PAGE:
I have a few thoughts, after my extensive analysis. I host a book group and attend my local quilt guild, which activities help me feel connected to a community twice a month. I have an assignment at church, which can keep me connected to my faith community. I can call, text, or email my family and friends to stay connected to them. I have lunch and a scheduled play date with friends every week, and sometimes have other play dates as well.

But when I have a baby, while doing all of those things, there is often a large part of my brain that is not connected to anything except The Baby. He is underneath all of my thoughts, often fussing in the background, ready to interrupt anything I do at a moments notice. I love him, and I want him, and I enjoy him as much as possible.

I feel the blues around me, waiting to settle in. I wave them away with my quilting, my play dates, my exercise, my books. Sometimes I fail, and I feel alone. I feel disconnected from everyone: from Alex, from the kids, from my friends, and even from myself. In the past I have been addicted to blogging. Now, I check Facebook too many times in the hopes that someone has something to say to entertain me or help me connect with humanity in a meaningful way. 

Recently I talked to a good therapist, and she immediately put her finger on my problem. Through our session, we talked about so many things, and I felt 100 times better when I was done. I think the biggest realization I had was that I can change my modes of operation to improve my situation. I am the captain of my own fate. I am the master of my own destiny. And if I am tired of feeling isolated, I need to reach out. I have been doing so, and it is already helping so much that I even feel like blogging again. 

I guess this post is a way for me to make it public. I am working at stopping being such a lazy extrovert. Let's play.

30 October 2014

Conversation with my Daughter

Me: putting on my full blown Sunday makeup and styling my hair.

Daughter: "Mom, why don't you wear makeup every day?"

I finish the sentence in my own head, "Because wow, you look so much better today."

Out loud: "Because I think I am beautiful whether I wear makeup or not. I like myself just the way I am."

Daughter: "Oh."

Me: "That is why I don't think you need to wear makeup until you are older. I think you are beautiful just the way you are."

Daughter: "Oh."

Please dear daughter, like yourself just the way you are. You are magnificent.

13 October 2014


Recently I wrote a note to Mother Nature on Facebook, reminding her that it is October. I thought she must have forgotten. Thankfully, today did not break the 80s in temperature, and I am very relieved about that.

I have not forgotten my dear little blog. I have just had a lot on my mind. Thankfully, I watched this TED Talk the other morning, and that helped me feel that any stress I am under will not, in fact, kill me, but my body's response to it will help me cope. Hooray.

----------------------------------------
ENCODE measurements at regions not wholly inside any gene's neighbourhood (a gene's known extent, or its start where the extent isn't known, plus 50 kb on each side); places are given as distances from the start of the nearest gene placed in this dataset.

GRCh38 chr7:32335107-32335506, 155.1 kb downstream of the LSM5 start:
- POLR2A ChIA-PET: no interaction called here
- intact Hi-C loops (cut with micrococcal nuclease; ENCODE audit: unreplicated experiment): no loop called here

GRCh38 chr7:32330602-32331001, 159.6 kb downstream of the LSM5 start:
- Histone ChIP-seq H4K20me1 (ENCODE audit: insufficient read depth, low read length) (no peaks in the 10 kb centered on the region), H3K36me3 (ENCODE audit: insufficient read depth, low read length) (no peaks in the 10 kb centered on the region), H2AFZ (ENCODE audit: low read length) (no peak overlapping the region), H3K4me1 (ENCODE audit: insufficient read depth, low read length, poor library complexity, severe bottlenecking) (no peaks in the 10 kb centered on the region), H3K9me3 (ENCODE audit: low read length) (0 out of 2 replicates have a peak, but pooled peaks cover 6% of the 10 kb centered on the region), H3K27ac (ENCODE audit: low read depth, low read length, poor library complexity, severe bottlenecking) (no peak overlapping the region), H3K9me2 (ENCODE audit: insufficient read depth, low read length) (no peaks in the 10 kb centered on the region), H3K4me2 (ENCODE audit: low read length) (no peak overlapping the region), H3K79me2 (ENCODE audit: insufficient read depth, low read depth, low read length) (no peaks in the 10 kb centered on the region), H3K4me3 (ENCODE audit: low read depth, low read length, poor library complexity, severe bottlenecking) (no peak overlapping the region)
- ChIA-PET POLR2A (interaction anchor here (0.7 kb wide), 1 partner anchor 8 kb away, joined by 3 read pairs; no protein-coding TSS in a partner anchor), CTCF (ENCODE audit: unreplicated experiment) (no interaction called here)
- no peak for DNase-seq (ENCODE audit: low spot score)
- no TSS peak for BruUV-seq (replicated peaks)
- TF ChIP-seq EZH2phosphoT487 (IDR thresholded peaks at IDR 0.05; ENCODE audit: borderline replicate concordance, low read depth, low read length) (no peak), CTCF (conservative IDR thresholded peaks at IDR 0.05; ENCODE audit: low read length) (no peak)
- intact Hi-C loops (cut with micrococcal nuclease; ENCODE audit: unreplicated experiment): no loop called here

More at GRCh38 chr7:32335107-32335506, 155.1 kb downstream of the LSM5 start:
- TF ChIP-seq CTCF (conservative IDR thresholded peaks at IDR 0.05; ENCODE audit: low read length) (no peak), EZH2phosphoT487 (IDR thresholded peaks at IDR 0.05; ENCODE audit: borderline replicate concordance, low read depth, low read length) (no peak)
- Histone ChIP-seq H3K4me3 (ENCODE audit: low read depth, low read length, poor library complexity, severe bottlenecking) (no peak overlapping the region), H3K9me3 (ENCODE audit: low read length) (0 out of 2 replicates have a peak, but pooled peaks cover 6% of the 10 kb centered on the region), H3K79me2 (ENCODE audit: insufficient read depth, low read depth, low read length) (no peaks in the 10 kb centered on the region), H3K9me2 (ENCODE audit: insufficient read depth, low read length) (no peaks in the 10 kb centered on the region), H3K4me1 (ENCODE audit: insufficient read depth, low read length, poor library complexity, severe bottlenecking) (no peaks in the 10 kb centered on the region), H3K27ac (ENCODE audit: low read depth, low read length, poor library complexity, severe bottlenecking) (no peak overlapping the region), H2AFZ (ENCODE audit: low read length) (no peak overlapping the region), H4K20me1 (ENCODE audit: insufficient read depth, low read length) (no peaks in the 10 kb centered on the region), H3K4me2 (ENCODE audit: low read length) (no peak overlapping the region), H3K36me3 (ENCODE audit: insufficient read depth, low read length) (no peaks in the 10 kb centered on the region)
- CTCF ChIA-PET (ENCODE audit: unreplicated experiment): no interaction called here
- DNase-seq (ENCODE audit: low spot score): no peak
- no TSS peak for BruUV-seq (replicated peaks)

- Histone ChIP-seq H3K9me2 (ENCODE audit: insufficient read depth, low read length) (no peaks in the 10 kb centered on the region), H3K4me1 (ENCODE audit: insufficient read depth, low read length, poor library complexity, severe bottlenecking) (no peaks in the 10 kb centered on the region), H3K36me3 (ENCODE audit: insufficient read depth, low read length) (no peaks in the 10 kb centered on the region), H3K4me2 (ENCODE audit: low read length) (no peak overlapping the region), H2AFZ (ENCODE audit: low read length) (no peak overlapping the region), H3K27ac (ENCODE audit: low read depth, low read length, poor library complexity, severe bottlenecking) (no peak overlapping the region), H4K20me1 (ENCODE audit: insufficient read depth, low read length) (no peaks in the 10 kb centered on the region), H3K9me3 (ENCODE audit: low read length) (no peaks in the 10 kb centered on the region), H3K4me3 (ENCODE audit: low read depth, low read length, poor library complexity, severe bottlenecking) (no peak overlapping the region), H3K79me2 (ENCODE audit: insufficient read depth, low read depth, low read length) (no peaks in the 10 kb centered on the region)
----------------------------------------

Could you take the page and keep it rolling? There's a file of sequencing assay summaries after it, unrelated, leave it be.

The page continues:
I am growing a rather large pumpkin, and hoping in future years to grow a legitimately large one. It sounds, from friends who know, like to be a real Big Deal pumpkin it has to weigh over 100 lbs, and I have not weighed mine, but I don't think it does. I will post a picture of it after I have picked it, and it is on the porch with children next to it, to show scale.

 This is my other little pumpkin. Please don't tell him I cross dressed him to advertise his aunty's awesome knitting pattern. He is cute regardless of how he dresses. I could eat him up.

And these are my two oldest pumpkins on the first day of 1st and 3rd grades. Yes, I let them dress themselves, and yes, the girl is better at it. I could use lessons from her.

Now, if you can all pray that our primary program this weekend goes off without a hitch, I will be most obliged.

04 August 2014

About that Mom who "forgot" her baby

First of all, I am putting "forgot" in quotation marks, because this was not a case of "forgetting." This was not a case of thinking, "Oh, I will leave my baby in the hot car for a few minutes and come back and she will be fine." This was a case of evolutionary, your own brain tricks you into thinking the baby is safe in the crib sleeping like she always is when x, y, and z happened first, with disastrous results.

I found out about this tragedy on Friday, and I did not believe it. I did not believe it for several reasons.

1. I know this woman very well. I grew up in the same neighborhood, play with the same friends, and attend the same gym as her. I know that she has occasionally quit going to the gym regularly because she was uncomfortable with the childcare situation. I know that she chose a job she could work at home in order to have opportunities to provide her own personal care for her children. I know that she does not bring her older children to the park on days when she knows friends will be there unless her husband is home to listen for the baby, because she does not like to interrupt her child's sleep. This is the kind of mother to whom this has happened.